We introduced you to Josh Grossberg's documentary A Bridge Life: Finding Our Way Home in 2009, and between then and now, it earned several awards, began screening on the Documentary Channel, and came out on DVD (available on Amazon). Grossberg, who is also senior entertainment writer for E! Online, hosted a screening of A Bridge Life at Temple Beth Orr in Coral Springs on Tuesday. There, the Juice caught up with the filmmaker and gained more insight into the documentary as well as plenty of reasons to believe that he will not be a one-film wonder.
A Bridge Life is the story of a "Good Samaritan" in Plantation who helped Hurricane Katrina evacuees temporarily displaced to the Houston Astrodome to restart their storm-ravaged lives. The film documents these people's worst days and the journey by which most of them bounce back while one falls even further off track.
Why did you choose A Bridge Life as the title?
Well, Under the Dome was one of the many working titles; another one was After the Storm, but that was like an Ernest Hemingway story, and then it just seemed cliché. And to be honest, we wanted a title to reflect how inspirational the story is. We were watching the latest cut, and Heidi [a subject in the film] had mentioned, "We wanted to give them a bridge life." She's a broker, and she's used to giving bridge loans. It came out almost as a sort of flub... but A Bridge Life really fit.
As you were walking around the Astrodome, surrounded by thousands of people with unique experiences, how did you choose to follow this story?
That was a challenge. There were so many directions you could go in. [A Good Samaritan trying to do the right thing but facing unintended consequences] was a really interesting story that hadn't been told and could apply to not just Katrina but any disaster. That's why there's no "Katrina in the title... It's really a universal story.
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What was it like when one rescuee turned out to be different than you expected?
Try not to mention the twist, so we don't ruin it for people. Let's put it this way... that was certainly a shock to all of us, but at that point, this was two months after he had left the group, so it was sad. You see somebody and you don't think they can actually kill someone. But the reality is that he was troubled and he didn't have the right help, and if it didn't happen in Florida, it could have happened in Houston.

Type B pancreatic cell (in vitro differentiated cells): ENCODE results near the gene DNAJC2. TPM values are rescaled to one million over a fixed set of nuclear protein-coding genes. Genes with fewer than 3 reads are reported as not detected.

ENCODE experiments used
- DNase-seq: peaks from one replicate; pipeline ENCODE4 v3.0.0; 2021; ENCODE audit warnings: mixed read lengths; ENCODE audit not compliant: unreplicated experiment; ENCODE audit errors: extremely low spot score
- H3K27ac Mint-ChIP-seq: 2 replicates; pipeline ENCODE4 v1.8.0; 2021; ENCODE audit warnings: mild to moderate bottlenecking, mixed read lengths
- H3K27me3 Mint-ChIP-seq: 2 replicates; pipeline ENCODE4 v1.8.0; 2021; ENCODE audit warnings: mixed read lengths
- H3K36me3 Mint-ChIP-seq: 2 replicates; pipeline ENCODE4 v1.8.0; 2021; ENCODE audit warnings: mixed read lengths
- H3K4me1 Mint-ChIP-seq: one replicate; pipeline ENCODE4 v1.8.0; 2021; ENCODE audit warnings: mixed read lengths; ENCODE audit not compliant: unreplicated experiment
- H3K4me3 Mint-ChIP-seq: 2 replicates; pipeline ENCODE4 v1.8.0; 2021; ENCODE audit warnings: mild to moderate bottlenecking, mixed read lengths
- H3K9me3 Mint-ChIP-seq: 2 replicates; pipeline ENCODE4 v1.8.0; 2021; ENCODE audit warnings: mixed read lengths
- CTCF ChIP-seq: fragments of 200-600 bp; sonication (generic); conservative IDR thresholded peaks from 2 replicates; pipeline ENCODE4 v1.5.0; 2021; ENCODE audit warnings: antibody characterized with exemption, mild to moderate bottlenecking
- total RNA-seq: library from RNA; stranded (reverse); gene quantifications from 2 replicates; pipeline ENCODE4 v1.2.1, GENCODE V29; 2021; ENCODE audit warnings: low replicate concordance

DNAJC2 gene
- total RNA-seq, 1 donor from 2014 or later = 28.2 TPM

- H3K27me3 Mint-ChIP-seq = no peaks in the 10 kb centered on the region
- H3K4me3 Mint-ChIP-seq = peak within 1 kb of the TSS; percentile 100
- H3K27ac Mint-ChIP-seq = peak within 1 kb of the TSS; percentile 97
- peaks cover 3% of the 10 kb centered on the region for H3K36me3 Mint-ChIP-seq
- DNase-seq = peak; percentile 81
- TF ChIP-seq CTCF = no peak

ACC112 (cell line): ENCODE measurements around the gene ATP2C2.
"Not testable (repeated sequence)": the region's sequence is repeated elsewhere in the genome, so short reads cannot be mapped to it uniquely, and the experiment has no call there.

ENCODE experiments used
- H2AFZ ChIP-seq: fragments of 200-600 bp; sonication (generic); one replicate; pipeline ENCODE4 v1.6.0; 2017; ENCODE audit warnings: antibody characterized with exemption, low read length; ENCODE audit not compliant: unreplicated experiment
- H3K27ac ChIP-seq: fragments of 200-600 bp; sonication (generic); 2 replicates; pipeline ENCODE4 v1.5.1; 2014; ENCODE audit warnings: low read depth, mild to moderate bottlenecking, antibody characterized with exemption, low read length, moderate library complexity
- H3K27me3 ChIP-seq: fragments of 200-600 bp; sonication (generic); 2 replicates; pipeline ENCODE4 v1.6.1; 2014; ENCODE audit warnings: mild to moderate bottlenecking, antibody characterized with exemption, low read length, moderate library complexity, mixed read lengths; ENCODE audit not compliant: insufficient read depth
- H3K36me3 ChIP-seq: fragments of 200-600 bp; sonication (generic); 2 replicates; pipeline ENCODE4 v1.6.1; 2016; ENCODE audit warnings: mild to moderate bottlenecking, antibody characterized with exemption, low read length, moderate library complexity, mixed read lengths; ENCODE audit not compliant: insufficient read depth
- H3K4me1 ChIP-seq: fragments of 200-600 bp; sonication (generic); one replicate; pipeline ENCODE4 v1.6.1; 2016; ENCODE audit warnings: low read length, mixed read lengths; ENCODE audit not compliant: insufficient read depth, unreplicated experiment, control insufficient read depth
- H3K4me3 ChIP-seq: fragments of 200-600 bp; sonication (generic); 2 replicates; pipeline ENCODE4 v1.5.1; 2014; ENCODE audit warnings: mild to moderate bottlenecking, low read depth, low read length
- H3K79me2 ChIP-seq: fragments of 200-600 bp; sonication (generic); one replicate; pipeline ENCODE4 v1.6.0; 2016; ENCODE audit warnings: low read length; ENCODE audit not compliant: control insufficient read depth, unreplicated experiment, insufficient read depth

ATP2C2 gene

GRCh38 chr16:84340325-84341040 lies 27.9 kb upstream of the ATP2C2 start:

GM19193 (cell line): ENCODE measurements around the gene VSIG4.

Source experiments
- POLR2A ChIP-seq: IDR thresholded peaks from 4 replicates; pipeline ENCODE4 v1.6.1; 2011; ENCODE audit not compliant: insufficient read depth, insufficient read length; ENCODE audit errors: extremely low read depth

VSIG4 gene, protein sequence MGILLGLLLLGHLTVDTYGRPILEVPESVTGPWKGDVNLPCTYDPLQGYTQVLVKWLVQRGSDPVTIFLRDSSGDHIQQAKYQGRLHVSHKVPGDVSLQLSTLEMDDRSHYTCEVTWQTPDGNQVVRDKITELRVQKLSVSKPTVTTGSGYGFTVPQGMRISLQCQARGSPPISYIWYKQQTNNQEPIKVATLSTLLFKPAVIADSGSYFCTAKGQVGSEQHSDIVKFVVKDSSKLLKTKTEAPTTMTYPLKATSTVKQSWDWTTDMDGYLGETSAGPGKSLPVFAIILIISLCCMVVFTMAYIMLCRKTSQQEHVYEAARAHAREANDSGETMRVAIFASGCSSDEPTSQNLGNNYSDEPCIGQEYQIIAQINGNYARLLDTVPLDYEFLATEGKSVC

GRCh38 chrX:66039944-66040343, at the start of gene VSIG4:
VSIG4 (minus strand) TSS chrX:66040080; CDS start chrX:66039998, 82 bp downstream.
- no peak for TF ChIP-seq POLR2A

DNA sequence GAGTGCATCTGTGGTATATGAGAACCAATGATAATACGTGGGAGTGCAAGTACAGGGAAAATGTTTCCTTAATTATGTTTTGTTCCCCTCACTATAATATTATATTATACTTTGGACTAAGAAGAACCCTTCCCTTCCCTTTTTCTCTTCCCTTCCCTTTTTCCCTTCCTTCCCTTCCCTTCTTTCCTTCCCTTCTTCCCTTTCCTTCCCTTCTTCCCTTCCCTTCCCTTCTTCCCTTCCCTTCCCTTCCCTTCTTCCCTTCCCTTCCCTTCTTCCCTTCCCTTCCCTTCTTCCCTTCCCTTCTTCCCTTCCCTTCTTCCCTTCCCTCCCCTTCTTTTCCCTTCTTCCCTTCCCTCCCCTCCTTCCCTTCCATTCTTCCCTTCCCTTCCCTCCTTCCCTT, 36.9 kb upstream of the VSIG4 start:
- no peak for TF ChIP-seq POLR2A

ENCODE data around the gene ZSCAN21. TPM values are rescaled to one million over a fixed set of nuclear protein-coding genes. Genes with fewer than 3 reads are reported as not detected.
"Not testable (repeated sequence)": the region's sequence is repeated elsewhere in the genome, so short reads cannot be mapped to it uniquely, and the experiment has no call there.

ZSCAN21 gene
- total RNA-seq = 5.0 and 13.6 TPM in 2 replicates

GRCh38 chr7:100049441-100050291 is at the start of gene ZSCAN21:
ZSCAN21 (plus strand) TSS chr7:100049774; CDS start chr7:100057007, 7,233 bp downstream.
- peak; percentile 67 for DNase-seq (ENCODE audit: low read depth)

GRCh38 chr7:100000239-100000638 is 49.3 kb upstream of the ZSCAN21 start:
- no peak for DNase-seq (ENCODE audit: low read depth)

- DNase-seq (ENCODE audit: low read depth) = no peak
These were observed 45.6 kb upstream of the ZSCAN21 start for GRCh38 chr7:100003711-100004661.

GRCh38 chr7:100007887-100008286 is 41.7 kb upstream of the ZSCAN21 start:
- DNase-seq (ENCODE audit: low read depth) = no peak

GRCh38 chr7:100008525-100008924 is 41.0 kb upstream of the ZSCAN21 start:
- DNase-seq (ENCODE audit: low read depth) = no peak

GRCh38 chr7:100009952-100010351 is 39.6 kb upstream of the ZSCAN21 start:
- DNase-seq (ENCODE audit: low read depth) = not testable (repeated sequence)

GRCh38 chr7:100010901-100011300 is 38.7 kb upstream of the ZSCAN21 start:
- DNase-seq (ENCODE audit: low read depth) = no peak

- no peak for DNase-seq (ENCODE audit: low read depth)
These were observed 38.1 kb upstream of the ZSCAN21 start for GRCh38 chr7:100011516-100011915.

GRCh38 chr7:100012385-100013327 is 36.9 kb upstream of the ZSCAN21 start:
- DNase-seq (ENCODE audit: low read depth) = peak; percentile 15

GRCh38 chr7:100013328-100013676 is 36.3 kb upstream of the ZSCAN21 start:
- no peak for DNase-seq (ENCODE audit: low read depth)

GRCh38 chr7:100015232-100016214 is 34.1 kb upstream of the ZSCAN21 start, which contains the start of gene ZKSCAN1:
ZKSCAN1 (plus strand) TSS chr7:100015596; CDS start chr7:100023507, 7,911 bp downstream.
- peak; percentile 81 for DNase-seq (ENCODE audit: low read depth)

You essentially have two careers. How do you find balance in your work?
The funny part is, I used to be the entertainment editor of my high school magazine. Now, I'm the senior writer for E! Online. The beauty of working there is I have one foot in the industry. I interview celebrities; I cover film festivals, so I can see it a little bit from the outside, but it gives me the time to pursue my own projects. And they're very supportive, and honestly, I couldn't be here today without the support of my boss and our editor in chief.
The film is called Disappear, and it's based on a short I did called Betrayed, which premiered at the Cannes film festival this past year. It's a mystery thriller about an investigative reporter that disappears, and his best friend is suspected of murder. It stars Seth Gilliam; P.J. Sosko, who's an amazingly talented NY actor who, I'm telling you, is the next Steve McQueen; and Cara Buono, who is in Mad Men. We got a great reception at Cannes; we are screening at a few festivals coming up, but more importantly, that short film has given executives an idea of what I will do with a feature. Disappear is sort of a cross between Memento and The French Connection. It's like a gritty crime drama. I'm hoping that by the end of next year, we'll be shooting.
We're in the midst of talking to NBC about a potential reality series. I can't really divulge the topic, but it will be huge if we can get the deal to happen the way we need it to happen. I'm really psyched about that. For me, creatively speaking, I've been going back to writing. While I'm pushing A Bridge Life, I've been working on a number of scripts. I'm working on a franchise comedy/horror blockbuster thing. But I just finished writing my first Broadway musical, which I'm hoping to set up. Yeah, it's crazy...